"Copyright" is a general mailing list for discussion on copyright reform, "IPRED" is for the analysis of this particular directive.

Permalink to Comment

5. anon on August 5, 2005 12:51 PM writes...

The original post captures why it's so hard to take this site seriously as a place for IP news and legal analysis. The post demonstrates:

1) A complete ignorance of the current state of the law. Its premise is that imposition of criminal penalties for willful infringement of IP rights is something new and radical. Of course, this isn't so. As the commenter above notes, American law has long imposed criminal penalties for willful infringement under certain circumstances.

2) A lack of actual research. It paraphrases a news story, which itself does not even quote any actual language from the proposed EU directive. After reading the post (and the news story), I still have no idea what's in the actual directive. I was particularly skeptical, for example, of the phrase "denial of access to legal aid," which sounds really scary, like possibly that the defendant is forbidden from having a laqwyer. I looked at the actual text of the directive and could find nothing about "denial of access to legal aid." The closest is a proposal that guilty parties face "a ban on access to public assistance or subsidies." Barring public subsidies to a firm found guilty of criminal copyright infringement? Sounds pretty reasonable to me.

3) Hysterical language, and a complete failure to consider opposing views. Differing views must be "completely insane." Not just wrong, or misinformed, or incorrect, or misguided, but "completely insane." Anyone who favors this EU proposal must have "fallen through the proverbial Looking Glass." (Remember, that's the land where verdict comes before trial.) Of course, there is no discussion of why some people favor this rule, or what the existing EU laws are on criminal infringement, and how this proposal would change them. Is it really the case that there is currently no such thing as criminal copyright infringement in the EU? I'd like to know that -- but certainly wouldn't learn it here.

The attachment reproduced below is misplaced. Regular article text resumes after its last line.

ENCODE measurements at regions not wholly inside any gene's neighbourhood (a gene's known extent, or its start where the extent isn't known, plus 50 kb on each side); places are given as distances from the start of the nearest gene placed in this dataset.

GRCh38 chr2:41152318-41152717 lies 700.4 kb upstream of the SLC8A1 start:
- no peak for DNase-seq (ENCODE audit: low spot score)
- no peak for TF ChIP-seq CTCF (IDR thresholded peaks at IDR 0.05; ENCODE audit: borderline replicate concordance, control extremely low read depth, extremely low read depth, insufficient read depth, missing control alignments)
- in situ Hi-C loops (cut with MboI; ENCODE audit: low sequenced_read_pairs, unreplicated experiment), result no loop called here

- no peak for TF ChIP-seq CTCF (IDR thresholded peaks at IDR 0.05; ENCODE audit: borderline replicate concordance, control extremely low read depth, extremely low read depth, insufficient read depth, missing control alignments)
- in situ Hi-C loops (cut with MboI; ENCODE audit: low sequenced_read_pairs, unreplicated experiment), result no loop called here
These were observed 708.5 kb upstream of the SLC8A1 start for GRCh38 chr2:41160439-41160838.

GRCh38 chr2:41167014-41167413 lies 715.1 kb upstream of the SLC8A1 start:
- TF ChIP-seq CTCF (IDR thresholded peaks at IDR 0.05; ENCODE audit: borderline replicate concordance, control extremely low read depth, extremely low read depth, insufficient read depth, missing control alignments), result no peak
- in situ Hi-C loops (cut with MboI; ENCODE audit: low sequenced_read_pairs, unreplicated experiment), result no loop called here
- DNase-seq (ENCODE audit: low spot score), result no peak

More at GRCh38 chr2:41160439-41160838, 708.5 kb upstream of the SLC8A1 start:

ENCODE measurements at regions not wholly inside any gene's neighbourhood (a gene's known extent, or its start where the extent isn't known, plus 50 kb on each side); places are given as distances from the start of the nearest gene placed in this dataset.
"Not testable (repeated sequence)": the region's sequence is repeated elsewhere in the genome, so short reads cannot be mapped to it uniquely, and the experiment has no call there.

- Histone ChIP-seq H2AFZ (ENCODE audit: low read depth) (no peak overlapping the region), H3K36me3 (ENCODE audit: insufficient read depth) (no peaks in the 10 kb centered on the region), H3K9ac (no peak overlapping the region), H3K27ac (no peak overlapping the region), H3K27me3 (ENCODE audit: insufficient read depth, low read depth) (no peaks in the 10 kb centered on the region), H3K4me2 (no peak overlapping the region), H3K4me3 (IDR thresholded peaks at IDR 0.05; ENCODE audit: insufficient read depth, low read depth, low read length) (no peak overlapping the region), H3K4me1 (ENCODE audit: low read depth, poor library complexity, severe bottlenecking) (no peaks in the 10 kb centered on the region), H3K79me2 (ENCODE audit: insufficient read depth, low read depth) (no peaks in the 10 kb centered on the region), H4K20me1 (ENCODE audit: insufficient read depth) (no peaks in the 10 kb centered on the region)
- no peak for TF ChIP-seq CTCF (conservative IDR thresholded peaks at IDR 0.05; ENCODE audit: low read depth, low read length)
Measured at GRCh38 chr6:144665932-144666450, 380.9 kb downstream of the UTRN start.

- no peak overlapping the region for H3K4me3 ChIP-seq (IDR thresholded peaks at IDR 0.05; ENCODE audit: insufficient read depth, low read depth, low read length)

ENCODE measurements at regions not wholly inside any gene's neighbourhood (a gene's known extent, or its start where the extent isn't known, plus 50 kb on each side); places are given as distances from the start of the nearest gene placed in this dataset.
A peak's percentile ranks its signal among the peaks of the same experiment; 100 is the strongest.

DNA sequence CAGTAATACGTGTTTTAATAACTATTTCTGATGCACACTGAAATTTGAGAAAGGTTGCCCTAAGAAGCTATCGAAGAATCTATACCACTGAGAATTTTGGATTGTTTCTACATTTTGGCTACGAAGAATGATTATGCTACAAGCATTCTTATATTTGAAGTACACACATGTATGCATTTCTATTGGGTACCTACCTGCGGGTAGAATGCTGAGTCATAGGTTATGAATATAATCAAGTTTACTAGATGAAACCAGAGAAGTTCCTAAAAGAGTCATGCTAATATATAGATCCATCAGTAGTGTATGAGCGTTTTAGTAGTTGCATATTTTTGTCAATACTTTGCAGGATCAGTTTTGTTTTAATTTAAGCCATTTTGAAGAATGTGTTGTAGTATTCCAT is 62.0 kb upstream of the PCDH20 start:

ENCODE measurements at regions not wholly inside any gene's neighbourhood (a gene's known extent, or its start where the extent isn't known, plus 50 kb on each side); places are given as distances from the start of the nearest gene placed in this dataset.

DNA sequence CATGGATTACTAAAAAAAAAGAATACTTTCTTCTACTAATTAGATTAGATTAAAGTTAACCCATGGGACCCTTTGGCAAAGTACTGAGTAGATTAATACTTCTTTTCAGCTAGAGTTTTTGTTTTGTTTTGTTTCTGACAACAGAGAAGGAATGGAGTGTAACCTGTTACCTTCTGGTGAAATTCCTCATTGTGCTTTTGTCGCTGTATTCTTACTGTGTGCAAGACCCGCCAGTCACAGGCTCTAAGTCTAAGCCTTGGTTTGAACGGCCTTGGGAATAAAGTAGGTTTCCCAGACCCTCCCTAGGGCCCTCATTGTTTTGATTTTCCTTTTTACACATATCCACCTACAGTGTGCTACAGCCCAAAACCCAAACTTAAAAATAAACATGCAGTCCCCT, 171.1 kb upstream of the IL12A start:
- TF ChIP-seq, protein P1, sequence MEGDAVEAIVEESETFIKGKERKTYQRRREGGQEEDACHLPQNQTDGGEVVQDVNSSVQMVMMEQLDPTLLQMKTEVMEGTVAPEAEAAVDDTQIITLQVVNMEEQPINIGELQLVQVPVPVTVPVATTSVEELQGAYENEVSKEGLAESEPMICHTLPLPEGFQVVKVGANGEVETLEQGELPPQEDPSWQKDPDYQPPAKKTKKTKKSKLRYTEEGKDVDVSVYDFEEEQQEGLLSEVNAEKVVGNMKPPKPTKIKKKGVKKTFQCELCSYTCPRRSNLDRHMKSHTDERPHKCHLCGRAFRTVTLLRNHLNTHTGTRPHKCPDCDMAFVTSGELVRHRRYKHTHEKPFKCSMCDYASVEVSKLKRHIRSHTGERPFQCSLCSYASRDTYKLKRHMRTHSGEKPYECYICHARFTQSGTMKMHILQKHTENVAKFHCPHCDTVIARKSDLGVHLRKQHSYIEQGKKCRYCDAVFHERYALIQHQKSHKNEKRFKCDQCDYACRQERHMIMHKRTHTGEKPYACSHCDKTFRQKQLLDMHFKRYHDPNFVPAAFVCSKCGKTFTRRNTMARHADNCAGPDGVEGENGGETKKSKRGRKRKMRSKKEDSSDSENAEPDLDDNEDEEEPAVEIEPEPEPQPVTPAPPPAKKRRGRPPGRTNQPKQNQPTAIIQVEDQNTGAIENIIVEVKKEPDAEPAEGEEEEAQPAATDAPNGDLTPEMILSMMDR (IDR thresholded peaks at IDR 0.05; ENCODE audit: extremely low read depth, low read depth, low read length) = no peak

Lastly, as to your original question: "Is it just me or is this completely insane?" I think the answer is pretty clear.

Permalink to Comment

6. Crosbie Fitch on August 7, 2005 5:08 AM writes...

The insanity here is best understood by comparing the situation to a few hundred years ago when we had a similar schism between flat-earthers and round-earthers. Each thought the other insane.

However, again, those who understand the evidence and science, realise that the inevitable needs no support, that the only task at hand is to cushion the eventual blow to the flat-earthers.

One still rails in frustration against laws based on a flat earth, or maps being continously adjusted due to conflicting findings.

And yup, the flat-earthers thought the round-earthers were arrogant bastards. ;-)

Permalink to Comment

7. Brad Hutchings on August 7, 2005 8:00 PM writes...

Alan, It doesn't look like you bothered to RTFD (directive). The author of the CNET article seems to have a bit of confusion about the term "commercial scale". Makes a great strawman though! Gotta hand it to you. It's some of your best work.

Permalink to Comment

8. Branko Collin on August 9, 2005 11:38 AM writes...

"Of course, this isn't so."

Well, if the E.U. want to criminalize something that is already criminalized, the assesment that this is "completely insane" is perhaps not as far off as it might originally seem.

I agree with your point though that more care could be taken by actually reading the directive (and by understanding what directives and the E.U. are supposedly about).